Detroit Red Wings goaltender Jimmy Howard is pictured during a February NHL game against the New York Rangers. Credit: Sarah Stier / AP

Jimmy Howard admitted that not putting on his Detroit Red Wings goalie sweater for the first time in 15 years has been surreal.

The former University of Maine All-American enjoyed an impressive 14-year career with one of the Original Six National Hockey League franchises. He ranks in the top three in several career statistical categories.

But the Red Wings didn’t extend his contract after a disappointing 2019-20 season and Howard announced his retirement earlier this month.

The 36-year-old had opportunities to sign with other teams, including an offer from former Red Wings general manager Ken Holland, who is the GM and president of hockey operations with the Edmonton Oilers.

“With the state that we’re in with the pandemic, I didn’t want to leave and not be able to see my wife and kids,” Howard said. “It’s so nice to be just dad instead of Detroit Red Wings goalie Jimmy Howard.”

Howard and wife Rachel (Miller) have four children.

“I sat Rachel down the first week of December and told her I was done getting hit by pucks,” he said.

Howard loves being able to spend more time with his family.

He is the head coach of 9-year-old James IV’s hockey team and an assistant coach for 6-year-old Henry’s team. The Howards’ other children are Olivia, 2, and 10-month old Louis.

James and Henry are forwards, not goalies, and that is fine by their father.

“Scoring goals is where the money is,” quipped Howard, who is enjoying life at home.

“I have been doing little things around the house, whatever needs to be done. I’d much rather do this than be stuck in some hotel room,” he said.

Howard retired as the Red Wings’ all-time leader in save percentage (.912) and ranks third in goals-against average (2.62) among goalies who appeared in at least 200 games. He is third in games played (543) and wins (246) and is fourth with 24 shutouts.

“I am so thankful and honored to be part of such a great organization and to be able to spend all 14 years with one organization,” he said.

Howard is grateful to have worked with people like Holland, former director of scouting Jim Nill, his goalie coaches and head coaches Mike Babcock and Jeff Blashill.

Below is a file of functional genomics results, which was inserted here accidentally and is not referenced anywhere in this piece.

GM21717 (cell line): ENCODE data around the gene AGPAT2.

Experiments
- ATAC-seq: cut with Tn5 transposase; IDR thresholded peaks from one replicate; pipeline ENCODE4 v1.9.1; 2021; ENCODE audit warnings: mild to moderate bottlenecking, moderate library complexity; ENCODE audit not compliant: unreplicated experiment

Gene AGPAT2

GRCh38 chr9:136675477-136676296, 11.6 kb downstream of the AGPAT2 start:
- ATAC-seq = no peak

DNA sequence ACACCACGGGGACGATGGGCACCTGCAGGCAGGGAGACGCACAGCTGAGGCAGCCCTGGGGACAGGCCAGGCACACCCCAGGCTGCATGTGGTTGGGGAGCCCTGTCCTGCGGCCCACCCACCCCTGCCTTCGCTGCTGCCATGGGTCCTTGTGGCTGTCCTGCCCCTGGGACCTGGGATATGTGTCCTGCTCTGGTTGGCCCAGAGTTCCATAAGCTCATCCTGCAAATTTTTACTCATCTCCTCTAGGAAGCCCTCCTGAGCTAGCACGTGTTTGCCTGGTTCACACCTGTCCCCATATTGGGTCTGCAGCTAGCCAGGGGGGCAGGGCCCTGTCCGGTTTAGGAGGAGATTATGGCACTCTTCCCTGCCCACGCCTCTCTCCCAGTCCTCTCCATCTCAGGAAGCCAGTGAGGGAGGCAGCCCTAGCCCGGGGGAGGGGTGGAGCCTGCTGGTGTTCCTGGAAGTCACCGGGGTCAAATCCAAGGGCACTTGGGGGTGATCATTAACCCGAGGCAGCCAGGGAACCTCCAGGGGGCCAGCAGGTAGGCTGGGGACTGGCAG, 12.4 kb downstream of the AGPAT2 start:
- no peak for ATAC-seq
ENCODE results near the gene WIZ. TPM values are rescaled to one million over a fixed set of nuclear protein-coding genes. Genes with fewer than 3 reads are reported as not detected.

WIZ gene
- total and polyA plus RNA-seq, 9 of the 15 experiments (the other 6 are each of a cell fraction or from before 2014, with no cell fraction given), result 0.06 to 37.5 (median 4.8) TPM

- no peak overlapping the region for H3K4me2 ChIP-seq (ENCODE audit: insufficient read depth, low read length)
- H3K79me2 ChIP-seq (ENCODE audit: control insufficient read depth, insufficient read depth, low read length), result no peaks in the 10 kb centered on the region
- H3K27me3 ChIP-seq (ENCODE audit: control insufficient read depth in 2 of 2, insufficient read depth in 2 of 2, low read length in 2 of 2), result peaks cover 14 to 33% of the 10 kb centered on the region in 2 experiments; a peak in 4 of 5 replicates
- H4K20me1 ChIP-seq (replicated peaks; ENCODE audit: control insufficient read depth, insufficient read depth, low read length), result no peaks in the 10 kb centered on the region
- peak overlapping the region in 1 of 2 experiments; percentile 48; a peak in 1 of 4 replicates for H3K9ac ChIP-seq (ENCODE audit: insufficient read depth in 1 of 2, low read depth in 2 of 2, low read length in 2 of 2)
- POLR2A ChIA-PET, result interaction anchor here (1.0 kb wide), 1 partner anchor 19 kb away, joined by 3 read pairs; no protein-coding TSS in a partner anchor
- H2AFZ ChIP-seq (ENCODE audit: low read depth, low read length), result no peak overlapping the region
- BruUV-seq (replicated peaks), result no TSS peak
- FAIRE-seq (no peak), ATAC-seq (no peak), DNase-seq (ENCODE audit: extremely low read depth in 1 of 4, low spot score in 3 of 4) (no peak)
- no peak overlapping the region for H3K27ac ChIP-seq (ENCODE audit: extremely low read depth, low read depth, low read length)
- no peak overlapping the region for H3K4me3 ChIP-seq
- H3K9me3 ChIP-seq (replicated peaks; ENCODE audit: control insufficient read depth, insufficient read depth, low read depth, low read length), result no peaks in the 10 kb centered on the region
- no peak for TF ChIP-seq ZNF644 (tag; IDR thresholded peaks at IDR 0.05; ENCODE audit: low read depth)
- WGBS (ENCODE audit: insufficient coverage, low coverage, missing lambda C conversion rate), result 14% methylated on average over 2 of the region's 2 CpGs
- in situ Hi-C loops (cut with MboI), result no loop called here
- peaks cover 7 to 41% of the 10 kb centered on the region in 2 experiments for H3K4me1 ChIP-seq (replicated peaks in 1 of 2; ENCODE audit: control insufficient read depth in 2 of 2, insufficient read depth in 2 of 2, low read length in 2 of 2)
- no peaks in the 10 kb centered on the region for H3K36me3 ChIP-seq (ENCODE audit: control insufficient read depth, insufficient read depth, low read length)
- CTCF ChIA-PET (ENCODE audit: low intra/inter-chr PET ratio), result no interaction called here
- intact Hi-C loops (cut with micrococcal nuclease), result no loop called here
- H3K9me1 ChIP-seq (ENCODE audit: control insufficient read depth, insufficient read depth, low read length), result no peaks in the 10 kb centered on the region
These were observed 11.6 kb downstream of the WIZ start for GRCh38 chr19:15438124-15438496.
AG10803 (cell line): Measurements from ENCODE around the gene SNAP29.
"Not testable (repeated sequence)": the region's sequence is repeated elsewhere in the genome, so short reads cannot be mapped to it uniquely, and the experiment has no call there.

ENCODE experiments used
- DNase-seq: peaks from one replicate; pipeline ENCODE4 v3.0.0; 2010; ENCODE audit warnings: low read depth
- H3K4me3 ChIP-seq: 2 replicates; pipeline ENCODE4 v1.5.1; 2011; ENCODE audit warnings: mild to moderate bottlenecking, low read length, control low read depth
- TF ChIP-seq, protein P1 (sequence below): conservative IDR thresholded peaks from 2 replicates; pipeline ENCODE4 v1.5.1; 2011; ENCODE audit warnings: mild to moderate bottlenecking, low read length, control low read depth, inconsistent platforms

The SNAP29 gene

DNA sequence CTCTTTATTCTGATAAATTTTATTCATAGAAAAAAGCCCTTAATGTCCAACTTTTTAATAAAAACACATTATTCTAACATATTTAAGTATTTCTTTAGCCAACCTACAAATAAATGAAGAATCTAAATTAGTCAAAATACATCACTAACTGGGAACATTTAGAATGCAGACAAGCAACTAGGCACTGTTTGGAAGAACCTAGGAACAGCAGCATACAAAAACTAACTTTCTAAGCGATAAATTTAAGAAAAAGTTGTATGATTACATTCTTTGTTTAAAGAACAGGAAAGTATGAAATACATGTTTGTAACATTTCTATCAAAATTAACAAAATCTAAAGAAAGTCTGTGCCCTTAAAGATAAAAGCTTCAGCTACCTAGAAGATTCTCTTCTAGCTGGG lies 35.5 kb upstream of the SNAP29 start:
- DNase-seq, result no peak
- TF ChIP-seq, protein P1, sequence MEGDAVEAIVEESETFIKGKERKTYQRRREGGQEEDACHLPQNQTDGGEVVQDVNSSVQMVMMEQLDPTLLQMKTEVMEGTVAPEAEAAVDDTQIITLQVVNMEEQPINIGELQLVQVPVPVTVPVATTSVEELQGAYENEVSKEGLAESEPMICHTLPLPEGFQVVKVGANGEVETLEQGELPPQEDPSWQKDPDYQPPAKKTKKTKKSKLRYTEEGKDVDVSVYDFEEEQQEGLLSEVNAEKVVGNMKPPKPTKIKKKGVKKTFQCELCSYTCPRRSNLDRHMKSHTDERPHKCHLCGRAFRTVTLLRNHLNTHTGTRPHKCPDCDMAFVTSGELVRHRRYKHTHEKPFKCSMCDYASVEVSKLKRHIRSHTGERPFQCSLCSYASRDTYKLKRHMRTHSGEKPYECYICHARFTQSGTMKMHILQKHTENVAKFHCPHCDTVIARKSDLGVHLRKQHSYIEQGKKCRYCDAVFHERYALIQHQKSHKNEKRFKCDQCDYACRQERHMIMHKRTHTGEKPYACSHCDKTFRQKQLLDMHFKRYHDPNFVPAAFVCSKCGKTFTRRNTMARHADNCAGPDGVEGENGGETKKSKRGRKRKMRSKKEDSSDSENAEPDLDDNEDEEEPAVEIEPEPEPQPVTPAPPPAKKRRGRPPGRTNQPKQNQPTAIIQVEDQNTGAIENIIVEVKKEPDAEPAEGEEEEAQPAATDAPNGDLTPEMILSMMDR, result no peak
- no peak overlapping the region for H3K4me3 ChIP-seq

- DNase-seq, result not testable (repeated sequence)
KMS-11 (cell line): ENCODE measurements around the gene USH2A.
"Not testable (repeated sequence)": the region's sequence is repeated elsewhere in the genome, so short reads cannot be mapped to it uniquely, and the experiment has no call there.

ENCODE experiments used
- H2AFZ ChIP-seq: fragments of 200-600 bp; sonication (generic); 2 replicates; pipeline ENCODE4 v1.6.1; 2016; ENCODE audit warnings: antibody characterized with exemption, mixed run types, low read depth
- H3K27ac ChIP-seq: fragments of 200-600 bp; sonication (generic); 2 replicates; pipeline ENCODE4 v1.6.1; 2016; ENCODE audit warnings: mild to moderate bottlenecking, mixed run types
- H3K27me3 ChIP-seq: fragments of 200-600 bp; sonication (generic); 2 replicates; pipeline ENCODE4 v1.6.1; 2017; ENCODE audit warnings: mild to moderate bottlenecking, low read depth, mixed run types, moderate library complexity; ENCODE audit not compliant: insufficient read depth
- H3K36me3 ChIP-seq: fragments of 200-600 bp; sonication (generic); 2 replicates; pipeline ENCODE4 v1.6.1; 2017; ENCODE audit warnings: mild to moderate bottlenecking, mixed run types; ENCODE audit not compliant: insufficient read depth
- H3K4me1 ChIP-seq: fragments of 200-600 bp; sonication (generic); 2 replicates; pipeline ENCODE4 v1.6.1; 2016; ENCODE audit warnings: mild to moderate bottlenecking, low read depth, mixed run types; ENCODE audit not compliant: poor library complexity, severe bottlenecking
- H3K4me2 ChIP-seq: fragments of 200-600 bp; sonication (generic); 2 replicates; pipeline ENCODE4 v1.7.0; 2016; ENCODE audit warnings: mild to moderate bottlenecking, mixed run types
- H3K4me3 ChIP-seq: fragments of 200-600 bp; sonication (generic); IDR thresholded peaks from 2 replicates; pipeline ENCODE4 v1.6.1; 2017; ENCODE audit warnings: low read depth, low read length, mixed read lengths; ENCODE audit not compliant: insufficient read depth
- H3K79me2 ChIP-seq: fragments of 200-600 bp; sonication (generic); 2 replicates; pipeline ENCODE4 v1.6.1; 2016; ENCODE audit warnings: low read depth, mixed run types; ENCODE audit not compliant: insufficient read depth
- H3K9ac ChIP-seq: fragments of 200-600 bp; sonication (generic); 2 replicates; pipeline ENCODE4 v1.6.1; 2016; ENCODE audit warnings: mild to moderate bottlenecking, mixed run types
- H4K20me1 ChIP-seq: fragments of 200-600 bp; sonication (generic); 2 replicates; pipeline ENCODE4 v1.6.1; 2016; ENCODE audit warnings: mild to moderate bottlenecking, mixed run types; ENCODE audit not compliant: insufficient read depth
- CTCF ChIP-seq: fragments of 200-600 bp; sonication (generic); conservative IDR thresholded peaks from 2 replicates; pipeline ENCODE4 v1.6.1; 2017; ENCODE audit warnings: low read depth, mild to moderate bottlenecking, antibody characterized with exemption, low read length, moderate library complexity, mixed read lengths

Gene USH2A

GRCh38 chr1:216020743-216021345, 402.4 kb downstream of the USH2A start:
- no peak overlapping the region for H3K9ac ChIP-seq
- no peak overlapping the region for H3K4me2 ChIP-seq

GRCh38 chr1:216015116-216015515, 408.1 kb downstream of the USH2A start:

Babcock was the head coach from 2005-15 before Blashill succeeded him.

“Mike let me develop at my own pace,” said Howard, who won the starting job in 2009.

Howard also appreciates longtime goalie coach Jim Bedard, who recommended Detroit pursue him after watching him play for the U.S. National Team Development Program’s Under-18 squad.

The Los Angeles Kings showed the most interest in Howard prior to the 2003 NHL draft. Howard also had a brief meeting with the Red Wings that he didn’t think went particularly well.

The Kings had three first-round picks and a second-round selection that year at No. 44 overall but they passed on him. The Red Wings drafted Howard in the second round (64th overall).

One of his career highlights was his first career victory, against the Kings in Los Angeles, during the 2005-06 season. The three-time All-Star said winning the Stanley Cup in 2008 was memorable, even though he played only four games for Detroit that year.

After spending most of the season with Grand Rapids in the American Hockey League, Howard was able to have the Cup for a day and celebrate with family and friends in his hometown of Ogdensburg, New York.

He earned his way to the NHL with three outstanding years at UMaine, where he is the career leader in GAA (1.84), save percentage (.931) and shutouts (15). He also owns the single-season records (1.19 GAA, .956 save pct. during 2003-04) and twice posted six shutouts in a season.

Howard said his time at UMaine, where he was tutored by legendary assistant coach Grant Standbrook, played a “massive” role in his career.

“I was able to come into Maine and make an impact right away. I had awesome teammates and we got to play in a Frozen Four. I loved the three years I was there,” he said.

UMaine lost to Denver 1-0 in the 2004 NCAA championship game in Boston after winning a 2-1 triple-overtime thriller over Massachusetts in the Hockey East championship game, during which Howard made a school-record 63 saves.

“That is a highlight that will stick forever,” Howard said.

His time spent with Standbrook will always be special.

“He’s the best. He’s the reason I went to Maine,” Howard said.

It has been a whirlwind since he announced his retirement.

“I never expected to have so many people congratulate me,” he said. “I don’t know how to put it into words. It has been phenomenal.”

Howard loves coaching youngsters and said Osgood, who coaches in the Little Caesars hockey program in the Detroit area, has given him a lot of useful coaching tips.

“You keep sending the kids messages and when it clicks, it is so rewarding,” Howard said.

He looks forward to bringing the family to Phillips Lake this summer and playing his favorite role: dad.